Pieces of the grandest puzzle


Mark Hartz, at his lab at TRIUMF in Vancouver, showing a prototype and parts for the photosensor the research team is building. Credit: Mark Hartz

UVic researchers advance knowledge of the universe

With powerful international partnerships, equipment and facilities, University of Victoria researchers are seeking answers to the universe’s greatest mysteries, boosted by $7.4 million in funding announced today by the Canada Foundation for Innovation (CFI).

“These UVic-led projects will significantly advance new knowledge in the field of physics—inspiring and guiding students and future scientists in their quest to understand the universe and the building blocks of human existence,” says Lisa Kalynchuk, vice-president research and innovation at UVic.

The CFI Innovation Fund invests in infrastructure, across the full spectrum of research, from the most fundamental to applied through to technology development.

Neutrino shape-shifting

Led by UVic physicists Mark Hartz and Dean Karlen, the international project seeks to build a neutrino detector to study neutrino oscillations, which requires very sensitive photon detectors to study neutrino interactions that take place in about 800 tonnes of water—equivalent to about one-third of an Olympic-sized swimming pool.

Unlike other subatomic particles, neutrinos do not experience electromagnetic and strong forces and so they very rarely interact in particle detectors. In order to detect enough neutrinos, a very massive detector is required, and a water detector allows for particle detection while scaling to very large masses. Neutrino oscillations are a process by which one type of neutrino turns into another. This process implies that neutrinos have a mass, even though it is ultra tiny.

The $5.4 million CFI investment to UVic for the highly collaborative project (Intermediate Detector for the Hyper-Kamiokande Neutrino Oscillation Experiment), will be used to study the neutrino oscillations and how they may differ for matter and antimatter. Results from this experiment may help answer the question of why we live in a universe made out of matter rather than equal amounts of matter and antimatter.  

“We want to understand the properties of these particles in order to advance our understanding of the most basic physical laws that govern our universe,” says Hartz, a UVic adjunct professor and researcher at TRIUMF.

While advancing our most basic knowledge of the world around us is itself a worthy goal, we also recognize that many of the most important technological advancements in the past 150 years in areas such as communications, energy, medicine and computing have arisen from discoveries in fundamental science. We hope that our research can eventually have a similar direct impact on society.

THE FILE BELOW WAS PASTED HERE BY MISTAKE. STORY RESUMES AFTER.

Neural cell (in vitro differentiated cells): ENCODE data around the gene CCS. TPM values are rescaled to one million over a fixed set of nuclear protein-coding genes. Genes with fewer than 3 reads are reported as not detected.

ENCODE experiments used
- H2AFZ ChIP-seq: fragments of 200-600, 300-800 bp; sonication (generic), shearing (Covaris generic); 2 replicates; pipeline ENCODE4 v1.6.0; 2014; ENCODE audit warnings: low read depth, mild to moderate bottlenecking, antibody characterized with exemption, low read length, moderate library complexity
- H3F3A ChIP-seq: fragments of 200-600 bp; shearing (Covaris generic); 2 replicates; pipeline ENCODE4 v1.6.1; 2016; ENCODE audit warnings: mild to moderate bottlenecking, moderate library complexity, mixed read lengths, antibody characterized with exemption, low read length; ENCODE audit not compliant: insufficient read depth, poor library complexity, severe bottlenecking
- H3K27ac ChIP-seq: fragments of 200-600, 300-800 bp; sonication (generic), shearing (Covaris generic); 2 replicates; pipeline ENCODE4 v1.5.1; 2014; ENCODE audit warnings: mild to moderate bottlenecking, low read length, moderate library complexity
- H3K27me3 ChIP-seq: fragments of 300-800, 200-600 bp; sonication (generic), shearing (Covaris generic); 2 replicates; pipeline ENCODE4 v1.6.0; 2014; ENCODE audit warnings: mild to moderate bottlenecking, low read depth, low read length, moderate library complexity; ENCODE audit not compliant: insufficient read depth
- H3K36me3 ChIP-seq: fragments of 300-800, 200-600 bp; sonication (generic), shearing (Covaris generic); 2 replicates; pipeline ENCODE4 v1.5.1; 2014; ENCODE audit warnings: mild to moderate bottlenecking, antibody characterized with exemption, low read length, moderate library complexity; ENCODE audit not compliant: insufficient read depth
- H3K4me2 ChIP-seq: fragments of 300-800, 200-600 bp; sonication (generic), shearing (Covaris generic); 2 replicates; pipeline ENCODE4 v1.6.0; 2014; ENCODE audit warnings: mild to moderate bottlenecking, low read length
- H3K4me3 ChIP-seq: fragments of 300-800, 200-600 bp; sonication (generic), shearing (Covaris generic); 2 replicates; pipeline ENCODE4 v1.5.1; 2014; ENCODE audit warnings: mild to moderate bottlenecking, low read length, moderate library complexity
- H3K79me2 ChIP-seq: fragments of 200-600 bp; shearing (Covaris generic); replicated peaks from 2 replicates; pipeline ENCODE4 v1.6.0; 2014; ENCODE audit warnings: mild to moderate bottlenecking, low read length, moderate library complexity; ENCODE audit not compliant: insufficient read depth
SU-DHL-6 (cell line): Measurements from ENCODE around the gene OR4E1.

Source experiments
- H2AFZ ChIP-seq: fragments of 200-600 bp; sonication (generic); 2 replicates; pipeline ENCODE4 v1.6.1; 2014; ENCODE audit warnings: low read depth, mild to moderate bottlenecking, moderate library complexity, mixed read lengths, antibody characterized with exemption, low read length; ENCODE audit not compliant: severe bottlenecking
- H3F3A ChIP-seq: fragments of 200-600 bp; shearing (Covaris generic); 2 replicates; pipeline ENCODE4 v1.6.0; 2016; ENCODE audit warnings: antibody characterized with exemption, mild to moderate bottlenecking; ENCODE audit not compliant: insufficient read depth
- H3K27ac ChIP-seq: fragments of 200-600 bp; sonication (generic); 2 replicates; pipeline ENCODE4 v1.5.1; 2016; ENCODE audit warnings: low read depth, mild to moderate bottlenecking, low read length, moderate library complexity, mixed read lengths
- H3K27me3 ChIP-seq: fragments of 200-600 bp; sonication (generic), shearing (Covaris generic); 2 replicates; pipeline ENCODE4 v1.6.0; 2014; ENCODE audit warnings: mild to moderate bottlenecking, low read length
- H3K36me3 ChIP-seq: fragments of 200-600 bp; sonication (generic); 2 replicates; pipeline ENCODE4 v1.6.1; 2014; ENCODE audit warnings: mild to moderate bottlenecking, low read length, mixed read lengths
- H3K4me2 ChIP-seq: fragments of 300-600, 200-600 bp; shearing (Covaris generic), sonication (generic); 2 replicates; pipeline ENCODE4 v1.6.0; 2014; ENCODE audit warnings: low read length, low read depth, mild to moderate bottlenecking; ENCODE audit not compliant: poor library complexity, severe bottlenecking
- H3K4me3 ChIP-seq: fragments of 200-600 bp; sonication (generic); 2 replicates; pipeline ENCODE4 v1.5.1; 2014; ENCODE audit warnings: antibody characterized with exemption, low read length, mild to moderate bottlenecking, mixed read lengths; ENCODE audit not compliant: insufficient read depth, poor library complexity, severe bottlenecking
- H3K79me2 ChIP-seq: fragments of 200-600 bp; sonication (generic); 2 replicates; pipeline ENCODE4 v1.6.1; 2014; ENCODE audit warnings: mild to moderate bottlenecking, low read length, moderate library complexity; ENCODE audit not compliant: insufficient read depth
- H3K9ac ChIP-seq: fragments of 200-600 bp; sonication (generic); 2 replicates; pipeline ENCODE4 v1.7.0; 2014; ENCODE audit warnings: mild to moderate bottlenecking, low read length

Mark Hartz, a UVic adjunct professor and researcher at TRIUMF

The project partners include TRIUMF, British Columbia Institute of Technology, The University of Winnipeg, University of Regina and other research institutes in Italy, Japan, Poland and the United Kingdom.

SuperKEKB and Belle II, shown from above
Interaction region of SuperKEKB and Belle II. Credit: KEK

Big data for big mysteries

The Belle II experiment is an international particle physics experiment that is designed to search and discover new physics phenomena that cannot be explained by current models. One of the key questions is to understand why the universe is composed of matter rather than equal amounts of matter and antimatter.

The $2-million CFI contribution to UVic, will be used to construct a specialized computing facility—or the Belle II Raw Data Centre—on campus that will store and process Canada's share of the particle collision data soon after it is recorded at the KEK Laboratory in Tsukuba, Japan, says UVic physicist Randall Sobie. The Canadian facility will be one of five centres distributed around the world and be part of a critical system to ensure that the unique and valuable collision data is stored in secure locations.

“Particle physicists use high-intensity particle beams to understand the nature of the universe, the particles, the forces that make it up,” says Sobie. “New discoveries will also give scientists hints about where to look for the next, new physics.”

The Belle II experiment is located at the accelerator complex of the KEK Laboratory. The experiment includes 1,000 researchers from many countries around the world including Canada. The Canadian group includes researchers from UVic, University of British Columbia, McGill University and St. Francis Xavier University.

Prime Minister Justin Trudeau announced more than $518 million to support the infrastructure needs of universities and research institutions across the country. UVic is also co-partnering on two additional projects supported by the CFI.

For more details, see the CFI news release.


In this story

Keywords: research, international, funding, physics, astronomy, administrative

People: Mark Hartz, Dean Karlen, Randall Sobie

Publication: The Ring

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